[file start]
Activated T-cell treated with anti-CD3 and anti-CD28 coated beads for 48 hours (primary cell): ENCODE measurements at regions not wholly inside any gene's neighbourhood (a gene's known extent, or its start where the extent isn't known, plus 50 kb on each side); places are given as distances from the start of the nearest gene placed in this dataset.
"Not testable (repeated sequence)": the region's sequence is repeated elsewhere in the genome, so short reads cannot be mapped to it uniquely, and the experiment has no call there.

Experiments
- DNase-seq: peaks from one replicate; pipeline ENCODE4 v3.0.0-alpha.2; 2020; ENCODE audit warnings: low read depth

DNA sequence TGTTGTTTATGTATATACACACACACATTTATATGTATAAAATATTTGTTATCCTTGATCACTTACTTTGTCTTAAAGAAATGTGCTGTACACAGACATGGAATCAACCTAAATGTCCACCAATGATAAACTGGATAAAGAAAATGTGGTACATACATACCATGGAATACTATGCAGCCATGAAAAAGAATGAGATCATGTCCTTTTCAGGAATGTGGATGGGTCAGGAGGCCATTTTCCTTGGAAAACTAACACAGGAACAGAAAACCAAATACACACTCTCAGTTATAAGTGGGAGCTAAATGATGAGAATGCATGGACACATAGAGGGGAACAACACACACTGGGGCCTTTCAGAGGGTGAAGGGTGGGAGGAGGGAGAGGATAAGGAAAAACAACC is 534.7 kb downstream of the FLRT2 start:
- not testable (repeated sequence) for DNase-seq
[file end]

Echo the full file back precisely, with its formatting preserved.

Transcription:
Activated T-cell treated with anti-CD3 and anti-CD28 coated beads for 48 hours (primary cell): ENCODE measurements at regions not wholly inside any gene's neighbourhood (a gene's known extent, or its start where the extent isn't known, plus 50 kb on each side); places are given as distances from the start of the nearest gene placed in this dataset.
"Not testable (repeated sequence)": the region's sequence is repeated elsewhere in the genome, so short reads cannot be mapped to it uniquely, and the experiment has no call there.

Experiments
- DNase-seq: peaks from one replicate; pipeline ENCODE4 v3.0.0-alpha.2; 2020; ENCODE audit warnings: low read depth

DNA sequence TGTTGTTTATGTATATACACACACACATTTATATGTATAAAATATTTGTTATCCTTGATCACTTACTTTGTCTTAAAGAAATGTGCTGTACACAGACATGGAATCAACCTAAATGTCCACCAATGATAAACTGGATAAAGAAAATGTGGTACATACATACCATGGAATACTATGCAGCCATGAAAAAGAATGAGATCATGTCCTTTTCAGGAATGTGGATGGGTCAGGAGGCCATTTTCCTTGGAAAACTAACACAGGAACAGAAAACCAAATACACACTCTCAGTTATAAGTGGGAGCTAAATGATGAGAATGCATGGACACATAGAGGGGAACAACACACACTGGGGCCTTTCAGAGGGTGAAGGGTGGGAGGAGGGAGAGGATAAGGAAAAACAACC is 534.7 kb downstream of the FLRT2 start:
- not testable (repeated sequence) for DNase-seq